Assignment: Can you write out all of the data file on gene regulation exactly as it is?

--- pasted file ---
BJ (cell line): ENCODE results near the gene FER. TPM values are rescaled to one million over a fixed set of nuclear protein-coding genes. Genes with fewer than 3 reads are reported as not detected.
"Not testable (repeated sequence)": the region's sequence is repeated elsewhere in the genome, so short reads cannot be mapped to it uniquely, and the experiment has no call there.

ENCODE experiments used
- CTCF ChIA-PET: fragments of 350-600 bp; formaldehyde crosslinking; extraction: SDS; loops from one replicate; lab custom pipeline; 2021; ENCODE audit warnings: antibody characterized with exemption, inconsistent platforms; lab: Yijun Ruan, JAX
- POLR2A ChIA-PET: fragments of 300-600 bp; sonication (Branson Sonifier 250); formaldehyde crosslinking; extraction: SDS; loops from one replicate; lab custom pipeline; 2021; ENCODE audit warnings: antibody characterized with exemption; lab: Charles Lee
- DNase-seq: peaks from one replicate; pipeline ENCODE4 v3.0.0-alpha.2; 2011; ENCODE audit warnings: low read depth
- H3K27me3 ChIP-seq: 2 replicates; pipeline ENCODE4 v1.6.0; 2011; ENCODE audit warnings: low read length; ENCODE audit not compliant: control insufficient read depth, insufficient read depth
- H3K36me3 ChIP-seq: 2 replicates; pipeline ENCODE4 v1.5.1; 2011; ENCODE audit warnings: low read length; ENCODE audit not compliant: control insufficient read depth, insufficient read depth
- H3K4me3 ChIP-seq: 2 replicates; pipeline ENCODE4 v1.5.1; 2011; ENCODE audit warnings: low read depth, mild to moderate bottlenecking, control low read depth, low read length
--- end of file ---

BJ (cell line): ENCODE results near the gene FER. TPM values are rescaled to one million over a fixed set of nuclear protein-coding genes. Genes with fewer than 3 reads are reported as not detected.
"Not testable (repeated sequence)": the region's sequence is repeated elsewhere in the genome, so short reads cannot be mapped to it uniquely, and the experiment has no call there.

ENCODE experiments used
- CTCF ChIA-PET: fragments of 350-600 bp; formaldehyde crosslinking; extraction: SDS; loops from one replicate; lab custom pipeline; 2021; ENCODE audit warnings: antibody characterized with exemption, inconsistent platforms; lab: Yijun Ruan, JAX
- POLR2A ChIA-PET: fragments of 300-600 bp; sonication (Branson Sonifier 250); formaldehyde crosslinking; extraction: SDS; loops from one replicate; lab custom pipeline; 2021; ENCODE audit warnings: antibody characterized with exemption; lab: Charles Lee
- DNase-seq: peaks from one replicate; pipeline ENCODE4 v3.0.0-alpha.2; 2011; ENCODE audit warnings: low read depth
- H3K27me3 ChIP-seq: 2 replicates; pipeline ENCODE4 v1.6.0; 2011; ENCODE audit warnings: low read length; ENCODE audit not compliant: control insufficient read depth, insufficient read depth
- H3K36me3 ChIP-seq: 2 replicates; pipeline ENCODE4 v1.5.1; 2011; ENCODE audit warnings: low read length; ENCODE audit not compliant: control insufficient read depth, insufficient read depth
- H3K4me3 ChIP-seq: 2 replicates; pipeline ENCODE4 v1.5.1; 2011; ENCODE audit warnings: low read depth, mild to moderate bottlenecking, control low read depth, low read length